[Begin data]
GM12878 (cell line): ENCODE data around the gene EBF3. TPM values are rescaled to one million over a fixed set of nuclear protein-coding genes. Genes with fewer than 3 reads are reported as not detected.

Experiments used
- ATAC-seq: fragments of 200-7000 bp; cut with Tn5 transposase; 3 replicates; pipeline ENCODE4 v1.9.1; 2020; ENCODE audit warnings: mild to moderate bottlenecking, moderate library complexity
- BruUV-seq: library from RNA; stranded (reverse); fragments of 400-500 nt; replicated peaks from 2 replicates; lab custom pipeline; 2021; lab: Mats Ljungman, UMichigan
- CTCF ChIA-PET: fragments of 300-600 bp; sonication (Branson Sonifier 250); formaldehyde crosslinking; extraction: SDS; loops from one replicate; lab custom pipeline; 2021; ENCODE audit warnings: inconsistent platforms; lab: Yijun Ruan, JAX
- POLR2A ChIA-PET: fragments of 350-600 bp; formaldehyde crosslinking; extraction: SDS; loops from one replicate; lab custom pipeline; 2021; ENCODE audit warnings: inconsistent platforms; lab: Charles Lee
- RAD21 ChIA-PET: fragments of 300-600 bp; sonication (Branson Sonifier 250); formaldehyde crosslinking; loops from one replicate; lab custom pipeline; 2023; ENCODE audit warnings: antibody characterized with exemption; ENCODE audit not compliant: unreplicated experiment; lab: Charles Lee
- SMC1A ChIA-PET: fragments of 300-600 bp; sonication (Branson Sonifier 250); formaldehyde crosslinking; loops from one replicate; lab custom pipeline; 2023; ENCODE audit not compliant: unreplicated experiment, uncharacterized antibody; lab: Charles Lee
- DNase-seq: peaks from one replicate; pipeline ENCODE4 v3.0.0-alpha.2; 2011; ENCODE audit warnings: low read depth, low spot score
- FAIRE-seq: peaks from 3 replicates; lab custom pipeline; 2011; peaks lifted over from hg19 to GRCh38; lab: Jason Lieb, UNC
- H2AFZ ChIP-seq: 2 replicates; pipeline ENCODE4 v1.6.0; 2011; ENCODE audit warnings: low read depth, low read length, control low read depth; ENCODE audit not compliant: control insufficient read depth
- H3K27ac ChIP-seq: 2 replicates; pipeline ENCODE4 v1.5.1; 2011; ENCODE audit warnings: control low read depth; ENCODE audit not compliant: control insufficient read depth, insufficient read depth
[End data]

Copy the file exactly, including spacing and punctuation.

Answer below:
GM12878 (cell line): ENCODE data around the gene EBF3. TPM values are rescaled to one million over a fixed set of nuclear protein-coding genes. Genes with fewer than 3 reads are reported as not detected.

Experiments used
- ATAC-seq: fragments of 200-7000 bp; cut with Tn5 transposase; 3 replicates; pipeline ENCODE4 v1.9.1; 2020; ENCODE audit warnings: mild to moderate bottlenecking, moderate library complexity
- BruUV-seq: library from RNA; stranded (reverse); fragments of 400-500 nt; replicated peaks from 2 replicates; lab custom pipeline; 2021; lab: Mats Ljungman, UMichigan
- CTCF ChIA-PET: fragments of 300-600 bp; sonication (Branson Sonifier 250); formaldehyde crosslinking; extraction: SDS; loops from one replicate; lab custom pipeline; 2021; ENCODE audit warnings: inconsistent platforms; lab: Yijun Ruan, JAX
- POLR2A ChIA-PET: fragments of 350-600 bp; formaldehyde crosslinking; extraction: SDS; loops from one replicate; lab custom pipeline; 2021; ENCODE audit warnings: inconsistent platforms; lab: Charles Lee
- RAD21 ChIA-PET: fragments of 300-600 bp; sonication (Branson Sonifier 250); formaldehyde crosslinking; loops from one replicate; lab custom pipeline; 2023; ENCODE audit warnings: antibody characterized with exemption; ENCODE audit not compliant: unreplicated experiment; lab: Charles Lee
- SMC1A ChIA-PET: fragments of 300-600 bp; sonication (Branson Sonifier 250); formaldehyde crosslinking; loops from one replicate; lab custom pipeline; 2023; ENCODE audit not compliant: unreplicated experiment, uncharacterized antibody; lab: Charles Lee
- DNase-seq: peaks from one replicate; pipeline ENCODE4 v3.0.0-alpha.2; 2011; ENCODE audit warnings: low read depth, low spot score
- FAIRE-seq: peaks from 3 replicates; lab custom pipeline; 2011; peaks lifted over from hg19 to GRCh38; lab: Jason Lieb, UNC
- H2AFZ ChIP-seq: 2 replicates; pipeline ENCODE4 v1.6.0; 2011; ENCODE audit warnings: low read depth, low read length, control low read depth; ENCODE audit not compliant: control insufficient read depth
- H3K27ac ChIP-seq: 2 replicates; pipeline ENCODE4 v1.5.1; 2011; ENCODE audit warnings: control low read depth; ENCODE audit not compliant: control insufficient read depth, insufficient read depth